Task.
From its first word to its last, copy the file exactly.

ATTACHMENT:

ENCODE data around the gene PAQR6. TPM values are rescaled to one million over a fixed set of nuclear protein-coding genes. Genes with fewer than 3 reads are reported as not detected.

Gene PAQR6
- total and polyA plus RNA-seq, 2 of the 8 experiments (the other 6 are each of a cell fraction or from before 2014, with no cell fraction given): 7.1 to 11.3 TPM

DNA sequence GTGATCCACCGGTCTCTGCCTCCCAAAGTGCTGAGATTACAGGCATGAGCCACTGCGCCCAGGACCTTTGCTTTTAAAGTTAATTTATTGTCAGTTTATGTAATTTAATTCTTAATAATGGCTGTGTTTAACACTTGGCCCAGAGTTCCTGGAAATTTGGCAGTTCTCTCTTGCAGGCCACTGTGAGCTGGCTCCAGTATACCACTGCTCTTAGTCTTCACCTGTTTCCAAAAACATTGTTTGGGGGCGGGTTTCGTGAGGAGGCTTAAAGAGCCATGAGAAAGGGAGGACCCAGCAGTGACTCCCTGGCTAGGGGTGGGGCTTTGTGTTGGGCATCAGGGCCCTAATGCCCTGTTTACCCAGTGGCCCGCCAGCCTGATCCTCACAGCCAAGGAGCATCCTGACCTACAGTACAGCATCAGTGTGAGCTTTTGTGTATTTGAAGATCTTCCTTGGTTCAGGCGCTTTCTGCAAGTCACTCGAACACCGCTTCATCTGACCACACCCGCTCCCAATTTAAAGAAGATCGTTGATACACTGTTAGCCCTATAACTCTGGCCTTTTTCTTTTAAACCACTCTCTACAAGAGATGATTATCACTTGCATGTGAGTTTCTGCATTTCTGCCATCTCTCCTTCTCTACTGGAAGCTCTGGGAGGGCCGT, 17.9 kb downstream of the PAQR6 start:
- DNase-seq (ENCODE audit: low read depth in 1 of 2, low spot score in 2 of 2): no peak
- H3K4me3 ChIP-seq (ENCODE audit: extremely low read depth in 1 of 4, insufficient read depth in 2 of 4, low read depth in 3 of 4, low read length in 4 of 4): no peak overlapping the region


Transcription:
ENCODE data around the gene PAQR6. TPM values are rescaled to one million over a fixed set of nuclear protein-coding genes. Genes with fewer than 3 reads are reported as not detected.

Gene PAQR6
- total and polyA plus RNA-seq, 2 of the 8 experiments (the other 6 are each of a cell fraction or from before 2014, with no cell fraction given): 7.1 to 11.3 TPM

DNA sequence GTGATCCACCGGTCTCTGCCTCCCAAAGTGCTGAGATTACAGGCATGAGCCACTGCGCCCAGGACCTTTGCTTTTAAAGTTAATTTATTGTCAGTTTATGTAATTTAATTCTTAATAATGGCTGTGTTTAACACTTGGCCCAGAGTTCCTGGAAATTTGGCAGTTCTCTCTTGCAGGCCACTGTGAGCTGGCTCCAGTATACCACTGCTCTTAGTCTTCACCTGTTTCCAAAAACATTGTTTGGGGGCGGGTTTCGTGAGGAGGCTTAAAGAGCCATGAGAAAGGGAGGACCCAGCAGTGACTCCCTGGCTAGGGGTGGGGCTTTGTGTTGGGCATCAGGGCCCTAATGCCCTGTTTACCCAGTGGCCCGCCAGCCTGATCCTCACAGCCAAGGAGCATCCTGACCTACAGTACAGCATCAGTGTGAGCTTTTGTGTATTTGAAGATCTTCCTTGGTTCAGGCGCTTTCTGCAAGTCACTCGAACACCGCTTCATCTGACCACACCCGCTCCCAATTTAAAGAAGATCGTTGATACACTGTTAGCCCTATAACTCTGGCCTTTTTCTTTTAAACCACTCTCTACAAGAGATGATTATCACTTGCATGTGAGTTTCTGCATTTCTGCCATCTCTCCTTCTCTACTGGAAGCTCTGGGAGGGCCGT, 17.9 kb downstream of the PAQR6 start:
- DNase-seq (ENCODE audit: low read depth in 1 of 2, low spot score in 2 of 2): no peak
- H3K4me3 ChIP-seq (ENCODE audit: extremely low read depth in 1 of 4, insufficient read depth in 2 of 4, low read depth in 3 of 4, low read length in 4 of 4): no peak overlapping the region